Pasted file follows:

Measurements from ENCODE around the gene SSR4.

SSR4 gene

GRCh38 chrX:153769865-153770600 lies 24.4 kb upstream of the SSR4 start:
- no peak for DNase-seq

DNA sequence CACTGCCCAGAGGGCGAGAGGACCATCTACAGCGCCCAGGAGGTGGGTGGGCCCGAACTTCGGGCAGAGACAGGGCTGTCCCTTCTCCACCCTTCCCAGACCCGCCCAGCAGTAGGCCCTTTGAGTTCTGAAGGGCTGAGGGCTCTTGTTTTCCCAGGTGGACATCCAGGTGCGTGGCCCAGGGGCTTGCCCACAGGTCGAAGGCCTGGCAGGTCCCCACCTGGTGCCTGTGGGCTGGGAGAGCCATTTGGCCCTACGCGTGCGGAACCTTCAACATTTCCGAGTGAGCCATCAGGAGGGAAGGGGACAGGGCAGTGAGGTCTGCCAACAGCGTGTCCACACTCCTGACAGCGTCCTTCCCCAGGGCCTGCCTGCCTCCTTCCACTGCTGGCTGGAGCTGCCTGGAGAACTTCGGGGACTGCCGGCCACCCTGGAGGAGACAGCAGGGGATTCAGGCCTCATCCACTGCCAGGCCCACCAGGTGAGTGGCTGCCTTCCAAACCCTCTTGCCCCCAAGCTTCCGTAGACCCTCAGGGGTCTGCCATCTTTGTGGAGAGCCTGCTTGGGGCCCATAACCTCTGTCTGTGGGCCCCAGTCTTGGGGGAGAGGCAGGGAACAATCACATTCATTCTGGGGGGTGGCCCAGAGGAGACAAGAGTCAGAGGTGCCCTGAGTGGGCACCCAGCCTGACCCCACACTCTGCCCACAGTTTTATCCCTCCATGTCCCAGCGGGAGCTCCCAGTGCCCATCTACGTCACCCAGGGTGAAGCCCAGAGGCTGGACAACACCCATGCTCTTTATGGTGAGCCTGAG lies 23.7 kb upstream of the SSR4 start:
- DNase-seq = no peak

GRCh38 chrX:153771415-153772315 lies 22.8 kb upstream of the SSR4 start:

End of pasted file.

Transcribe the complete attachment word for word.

Measurements from ENCODE around the gene SSR4.

SSR4 gene

GRCh38 chrX:153769865-153770600 lies 24.4 kb upstream of the SSR4 start:
- no peak for DNase-seq

DNA sequence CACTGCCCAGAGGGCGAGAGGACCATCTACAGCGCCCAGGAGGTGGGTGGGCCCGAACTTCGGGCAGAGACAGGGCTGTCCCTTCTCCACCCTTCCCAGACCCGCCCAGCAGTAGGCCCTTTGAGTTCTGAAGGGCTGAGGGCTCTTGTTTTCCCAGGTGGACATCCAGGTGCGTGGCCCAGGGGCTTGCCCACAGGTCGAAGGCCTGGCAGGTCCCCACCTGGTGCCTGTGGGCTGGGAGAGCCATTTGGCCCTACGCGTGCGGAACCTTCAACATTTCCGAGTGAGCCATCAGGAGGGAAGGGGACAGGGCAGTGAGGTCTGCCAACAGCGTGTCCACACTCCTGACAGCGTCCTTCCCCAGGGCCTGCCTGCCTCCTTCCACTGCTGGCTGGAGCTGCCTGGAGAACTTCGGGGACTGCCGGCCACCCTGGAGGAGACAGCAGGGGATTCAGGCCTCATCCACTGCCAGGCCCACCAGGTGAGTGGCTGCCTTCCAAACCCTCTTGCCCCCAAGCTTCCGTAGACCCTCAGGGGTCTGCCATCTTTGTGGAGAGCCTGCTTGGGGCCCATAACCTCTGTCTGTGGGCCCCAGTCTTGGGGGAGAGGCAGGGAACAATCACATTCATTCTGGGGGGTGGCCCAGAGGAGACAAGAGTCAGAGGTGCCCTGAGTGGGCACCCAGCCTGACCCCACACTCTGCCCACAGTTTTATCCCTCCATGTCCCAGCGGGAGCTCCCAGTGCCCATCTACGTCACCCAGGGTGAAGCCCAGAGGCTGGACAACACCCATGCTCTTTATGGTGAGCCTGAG lies 23.7 kb upstream of the SSR4 start:
- DNase-seq = no peak

GRCh38 chrX:153771415-153772315 lies 22.8 kb upstream of the SSR4 start: